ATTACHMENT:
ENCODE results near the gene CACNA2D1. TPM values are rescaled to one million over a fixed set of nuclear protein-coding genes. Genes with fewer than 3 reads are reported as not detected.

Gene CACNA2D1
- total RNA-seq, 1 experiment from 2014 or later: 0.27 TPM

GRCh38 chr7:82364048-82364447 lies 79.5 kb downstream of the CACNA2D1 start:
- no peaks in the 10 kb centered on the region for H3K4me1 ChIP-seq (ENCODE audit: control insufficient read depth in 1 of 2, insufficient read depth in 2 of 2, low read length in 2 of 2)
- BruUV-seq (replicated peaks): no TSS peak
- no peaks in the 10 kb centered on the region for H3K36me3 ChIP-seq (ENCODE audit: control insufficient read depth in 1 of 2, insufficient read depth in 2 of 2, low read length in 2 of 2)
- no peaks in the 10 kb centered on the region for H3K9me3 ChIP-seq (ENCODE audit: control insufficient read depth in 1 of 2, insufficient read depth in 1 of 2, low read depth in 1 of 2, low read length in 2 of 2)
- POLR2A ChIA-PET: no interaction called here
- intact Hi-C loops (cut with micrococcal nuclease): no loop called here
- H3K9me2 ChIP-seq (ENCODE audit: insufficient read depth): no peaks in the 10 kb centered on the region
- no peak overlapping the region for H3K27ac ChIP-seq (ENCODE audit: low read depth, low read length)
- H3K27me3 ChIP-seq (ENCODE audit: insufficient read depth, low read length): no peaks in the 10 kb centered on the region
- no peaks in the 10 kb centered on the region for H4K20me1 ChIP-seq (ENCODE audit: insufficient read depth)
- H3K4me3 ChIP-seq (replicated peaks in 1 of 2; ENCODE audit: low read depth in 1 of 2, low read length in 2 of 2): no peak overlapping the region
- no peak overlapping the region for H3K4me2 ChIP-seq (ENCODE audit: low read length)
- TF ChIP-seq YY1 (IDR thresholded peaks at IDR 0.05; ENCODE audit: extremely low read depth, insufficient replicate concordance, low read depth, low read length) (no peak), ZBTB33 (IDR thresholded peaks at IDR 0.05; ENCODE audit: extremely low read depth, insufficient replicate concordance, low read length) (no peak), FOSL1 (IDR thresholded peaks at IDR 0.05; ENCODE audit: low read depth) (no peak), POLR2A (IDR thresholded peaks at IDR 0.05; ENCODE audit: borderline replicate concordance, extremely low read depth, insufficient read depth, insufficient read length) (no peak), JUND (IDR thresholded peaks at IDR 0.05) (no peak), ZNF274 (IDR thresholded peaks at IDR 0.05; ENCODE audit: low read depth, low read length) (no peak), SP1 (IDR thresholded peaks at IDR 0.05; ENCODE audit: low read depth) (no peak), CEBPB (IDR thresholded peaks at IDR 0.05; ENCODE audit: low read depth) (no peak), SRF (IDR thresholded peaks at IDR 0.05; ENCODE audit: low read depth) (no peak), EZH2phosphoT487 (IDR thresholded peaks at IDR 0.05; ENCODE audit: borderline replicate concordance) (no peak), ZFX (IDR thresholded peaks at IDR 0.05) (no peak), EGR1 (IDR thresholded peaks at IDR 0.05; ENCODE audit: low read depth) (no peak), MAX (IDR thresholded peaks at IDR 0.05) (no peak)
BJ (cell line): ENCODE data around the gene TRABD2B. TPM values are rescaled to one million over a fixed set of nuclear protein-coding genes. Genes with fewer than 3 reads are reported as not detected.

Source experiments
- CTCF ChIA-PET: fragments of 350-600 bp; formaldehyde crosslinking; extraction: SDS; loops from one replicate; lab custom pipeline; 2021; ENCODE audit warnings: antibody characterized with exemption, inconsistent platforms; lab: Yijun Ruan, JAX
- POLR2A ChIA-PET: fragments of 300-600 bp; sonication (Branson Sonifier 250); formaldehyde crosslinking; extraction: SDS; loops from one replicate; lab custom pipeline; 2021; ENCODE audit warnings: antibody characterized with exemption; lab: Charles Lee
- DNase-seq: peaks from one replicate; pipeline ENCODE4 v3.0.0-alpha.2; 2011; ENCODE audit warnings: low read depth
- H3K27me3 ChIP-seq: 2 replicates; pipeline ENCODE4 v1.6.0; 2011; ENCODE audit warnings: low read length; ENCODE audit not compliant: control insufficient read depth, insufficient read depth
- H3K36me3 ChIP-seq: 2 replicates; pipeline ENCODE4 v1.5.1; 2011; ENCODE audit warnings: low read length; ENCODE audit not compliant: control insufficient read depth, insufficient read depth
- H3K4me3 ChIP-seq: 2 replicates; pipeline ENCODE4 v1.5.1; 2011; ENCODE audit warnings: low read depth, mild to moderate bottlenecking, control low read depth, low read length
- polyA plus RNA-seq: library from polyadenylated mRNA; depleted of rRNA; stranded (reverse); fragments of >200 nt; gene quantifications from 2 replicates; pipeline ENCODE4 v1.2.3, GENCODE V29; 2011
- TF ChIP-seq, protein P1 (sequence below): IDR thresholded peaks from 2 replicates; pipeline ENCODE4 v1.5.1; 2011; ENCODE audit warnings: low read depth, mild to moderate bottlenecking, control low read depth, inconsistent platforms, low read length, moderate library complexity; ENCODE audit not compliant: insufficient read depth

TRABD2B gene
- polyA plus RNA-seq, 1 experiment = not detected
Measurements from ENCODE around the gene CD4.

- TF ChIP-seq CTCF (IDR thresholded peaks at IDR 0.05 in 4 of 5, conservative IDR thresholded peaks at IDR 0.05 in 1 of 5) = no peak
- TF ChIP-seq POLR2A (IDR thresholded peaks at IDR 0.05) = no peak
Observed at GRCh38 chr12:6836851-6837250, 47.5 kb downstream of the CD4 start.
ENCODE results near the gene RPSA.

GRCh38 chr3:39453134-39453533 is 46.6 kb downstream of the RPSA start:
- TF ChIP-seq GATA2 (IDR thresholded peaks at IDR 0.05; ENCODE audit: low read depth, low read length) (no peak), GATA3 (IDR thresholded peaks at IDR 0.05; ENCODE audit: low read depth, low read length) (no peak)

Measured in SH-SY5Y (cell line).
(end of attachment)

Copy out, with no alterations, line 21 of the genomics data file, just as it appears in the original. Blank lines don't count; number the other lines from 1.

- POLR2A ChIA-PET: fragments of 300-600 bp; sonication (Branson Sonifier 250); formaldehyde crosslinking; extraction: SDS; loops from one replicate; lab custom pipeline; 2021; ENCODE audit warnings: antibody characterized with exemption; lab: Charles Lee